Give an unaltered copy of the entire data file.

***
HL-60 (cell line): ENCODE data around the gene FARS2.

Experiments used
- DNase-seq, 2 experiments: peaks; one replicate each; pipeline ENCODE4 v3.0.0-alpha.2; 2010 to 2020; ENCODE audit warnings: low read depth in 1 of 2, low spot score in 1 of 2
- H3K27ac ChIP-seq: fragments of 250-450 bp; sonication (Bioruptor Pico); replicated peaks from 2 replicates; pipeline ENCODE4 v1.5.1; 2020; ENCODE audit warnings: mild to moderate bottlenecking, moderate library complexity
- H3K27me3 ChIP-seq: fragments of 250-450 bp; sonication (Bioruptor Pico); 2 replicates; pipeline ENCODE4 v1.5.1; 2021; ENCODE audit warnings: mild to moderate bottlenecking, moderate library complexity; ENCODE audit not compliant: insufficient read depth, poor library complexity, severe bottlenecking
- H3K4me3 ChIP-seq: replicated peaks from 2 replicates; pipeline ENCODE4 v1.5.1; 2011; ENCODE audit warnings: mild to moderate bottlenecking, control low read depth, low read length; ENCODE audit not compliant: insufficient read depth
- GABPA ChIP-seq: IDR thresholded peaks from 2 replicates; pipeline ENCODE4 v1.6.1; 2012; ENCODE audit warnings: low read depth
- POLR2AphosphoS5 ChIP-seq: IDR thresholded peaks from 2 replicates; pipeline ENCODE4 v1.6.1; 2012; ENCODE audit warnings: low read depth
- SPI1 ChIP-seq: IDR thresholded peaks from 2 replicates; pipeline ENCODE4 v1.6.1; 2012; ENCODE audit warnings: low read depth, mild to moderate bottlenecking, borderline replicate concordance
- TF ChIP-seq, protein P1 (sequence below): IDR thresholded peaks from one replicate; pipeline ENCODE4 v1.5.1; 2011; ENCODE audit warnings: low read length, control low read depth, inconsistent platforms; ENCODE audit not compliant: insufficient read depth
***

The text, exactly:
HL-60 (cell line): ENCODE data around the gene FARS2.

Experiments used
- DNase-seq, 2 experiments: peaks; one replicate each; pipeline ENCODE4 v3.0.0-alpha.2; 2010 to 2020; ENCODE audit warnings: low read depth in 1 of 2, low spot score in 1 of 2
- H3K27ac ChIP-seq: fragments of 250-450 bp; sonication (Bioruptor Pico); replicated peaks from 2 replicates; pipeline ENCODE4 v1.5.1; 2020; ENCODE audit warnings: mild to moderate bottlenecking, moderate library complexity
- H3K27me3 ChIP-seq: fragments of 250-450 bp; sonication (Bioruptor Pico); 2 replicates; pipeline ENCODE4 v1.5.1; 2021; ENCODE audit warnings: mild to moderate bottlenecking, moderate library complexity; ENCODE audit not compliant: insufficient read depth, poor library complexity, severe bottlenecking
- H3K4me3 ChIP-seq: replicated peaks from 2 replicates; pipeline ENCODE4 v1.5.1; 2011; ENCODE audit warnings: mild to moderate bottlenecking, control low read depth, low read length; ENCODE audit not compliant: insufficient read depth
- GABPA ChIP-seq: IDR thresholded peaks from 2 replicates; pipeline ENCODE4 v1.6.1; 2012; ENCODE audit warnings: low read depth
- POLR2AphosphoS5 ChIP-seq: IDR thresholded peaks from 2 replicates; pipeline ENCODE4 v1.6.1; 2012; ENCODE audit warnings: low read depth
- SPI1 ChIP-seq: IDR thresholded peaks from 2 replicates; pipeline ENCODE4 v1.6.1; 2012; ENCODE audit warnings: low read depth, mild to moderate bottlenecking, borderline replicate concordance
- TF ChIP-seq, protein P1 (sequence below): IDR thresholded peaks from one replicate; pipeline ENCODE4 v1.5.1; 2011; ENCODE audit warnings: low read length, control low read depth, inconsistent platforms; ENCODE audit not compliant: insufficient read depth